[Ads-l] 'gig' = (non-show-business) engagement, 1952

Jonathan Lighter wuxxmupp2000 at GMAIL.COM
Sun Oct 25 22:21:09 UTC 2015


Consider 1908 in DAS, 2a.  Vaudeville context.

Second cite, "ca1953."

JL

On Sun, Oct 25, 2015 at 4:03 PM, Ben Zimmer <bgzimmer at gmail.com> wrote:

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> Sender:       American Dialect Society <ADS-L at LISTSERV.UGA.EDU>
> Poster:       Ben Zimmer <bgzimmer at GMAIL.COM>
> Subject:      Re: 'gig' = (non-show-business) engagement, 1952
>
> -------------------------------------------------------------------------------
>
> From my "gig" files, another 1952 example of extended use:
>
> ---
> Baltimore Afro-American, Apr. 19, 1952, (Afro Magazine Section) p. 9, col.
> 2
> "Mainstream" by Ralph Matthews, Jr.
> I have jotted down some other phrases currently in use among
> Baltimore's "hip" set (you aren't "hip" if you say hep) for students
> of the American language. ...
> A girl is no longer a "broad" but "Bone." You don't wear clothes, you
> wear "fronts." A steady job is a "gig" or "hame," when you buy
> something you "cop" and if you don't have money you're "lootless" or
> "on the shorts."
> ---
>
> And here's a playful extension from Lionel Hampton:
>
> ---
> Pittsburgh Courier, Mar. 6, 1954, p. 19, col. 1
> "Show Biz Buzzes" by Lionel Hampton
> Just one year ago this column made its first "gig," and it sure did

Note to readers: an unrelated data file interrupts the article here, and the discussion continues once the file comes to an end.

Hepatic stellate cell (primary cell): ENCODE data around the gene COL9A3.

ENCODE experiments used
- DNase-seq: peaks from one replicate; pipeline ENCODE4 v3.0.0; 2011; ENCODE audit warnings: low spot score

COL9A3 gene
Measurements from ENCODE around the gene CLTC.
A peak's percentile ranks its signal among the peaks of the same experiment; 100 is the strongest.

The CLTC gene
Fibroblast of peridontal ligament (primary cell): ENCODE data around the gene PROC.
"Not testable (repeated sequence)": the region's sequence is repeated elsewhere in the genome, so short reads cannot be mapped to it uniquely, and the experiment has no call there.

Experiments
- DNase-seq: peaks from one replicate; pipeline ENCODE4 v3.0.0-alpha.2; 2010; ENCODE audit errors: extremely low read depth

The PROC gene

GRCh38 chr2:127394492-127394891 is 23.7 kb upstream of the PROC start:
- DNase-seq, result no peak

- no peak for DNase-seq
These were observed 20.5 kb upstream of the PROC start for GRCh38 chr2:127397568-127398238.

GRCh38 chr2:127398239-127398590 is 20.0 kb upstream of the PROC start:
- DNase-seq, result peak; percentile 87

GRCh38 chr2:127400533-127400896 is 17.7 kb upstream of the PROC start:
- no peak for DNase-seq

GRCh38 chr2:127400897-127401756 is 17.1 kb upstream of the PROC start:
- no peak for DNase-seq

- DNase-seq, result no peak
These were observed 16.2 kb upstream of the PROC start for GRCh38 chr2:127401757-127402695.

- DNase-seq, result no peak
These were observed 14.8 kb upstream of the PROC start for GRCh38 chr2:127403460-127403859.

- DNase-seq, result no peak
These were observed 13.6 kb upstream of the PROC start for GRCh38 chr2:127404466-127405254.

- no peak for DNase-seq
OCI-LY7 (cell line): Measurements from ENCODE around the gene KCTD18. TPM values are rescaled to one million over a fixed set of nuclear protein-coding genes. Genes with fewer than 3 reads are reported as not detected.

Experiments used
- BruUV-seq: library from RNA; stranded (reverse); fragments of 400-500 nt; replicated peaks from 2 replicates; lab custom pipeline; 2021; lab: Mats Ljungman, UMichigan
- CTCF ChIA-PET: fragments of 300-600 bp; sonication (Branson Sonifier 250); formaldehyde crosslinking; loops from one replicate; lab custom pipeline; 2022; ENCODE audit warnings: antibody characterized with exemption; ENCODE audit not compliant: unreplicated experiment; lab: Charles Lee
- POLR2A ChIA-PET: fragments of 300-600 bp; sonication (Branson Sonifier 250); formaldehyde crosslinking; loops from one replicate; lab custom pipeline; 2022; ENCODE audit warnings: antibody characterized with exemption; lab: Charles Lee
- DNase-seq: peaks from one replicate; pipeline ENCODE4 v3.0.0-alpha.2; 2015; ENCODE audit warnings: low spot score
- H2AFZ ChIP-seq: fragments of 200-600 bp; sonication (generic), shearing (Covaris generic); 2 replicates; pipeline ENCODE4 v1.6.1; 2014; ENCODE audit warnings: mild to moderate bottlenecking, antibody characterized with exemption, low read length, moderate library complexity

> knock me out to see it in actual print.
> ---
>
>
> On Sun, Oct 25, 2015 at 2:09 PM, Geoffrey Nunberg wrote:
> >
> > The OED gives a 1964 cite from J.H. Clarke's Harlem as the
> > earliest instance of the "also transf. and attrib." use of 'gig'
> > ("An engagement for a musician or musicians playing jazz,
> > dance-music, etc.; spec. a 'one-night stand'). "Pa-knockin'
> > hisself out on a mail-handler gig at the Post Office where
> > the pay is so lousy he's gotta work a part-time gig." That
> > cite should really be 1963, but there's a much earlier
> > instance in Kerouac's piece  "The Railroad Earth," written
> > in 1952-53 but published in the collection The Lonesome
> > Traveler, 1960. Kerouac describes working as a railroad
> > brakeman in San Jose:
> >
> > It's the chief dispatcher calling from 4th and Townsend in
> > the Sad Frisco, "Keroowayyy? It's deadhead on 112 to
> > San Jose for a drag east with Conductor Degnan got that?"
> > ..."All you do is get ups and you already done made how
> > many dollars? Anyways in your sleep and put on your gig
> > clothes and cut out and take a little bus and go down to
> > the San Jose yard office down by the aiprort and the
> > engines are being lined up and numbered out there...
> > You go down and find your conductor who'll just be some
> > old baggy-pants circus comedian with a turned-up hat brim...
> >
> > This is the sense that figures now in "the gig economy" etc.,
> > which Ben discussed in his WSJ piece. It corroborates my
> > sense that this was one of the musicians' terms brought
> > into the mainstream by the hipsters and beats, along with
> > 'riff', 'cool', and my favorite, the late, lamented "Solid!"
> >
> > Geoff
> >
> > PS. "The Sad Frisco" seems to be Kerouac's own - it
> > appears in The Subterraneans, too.
>
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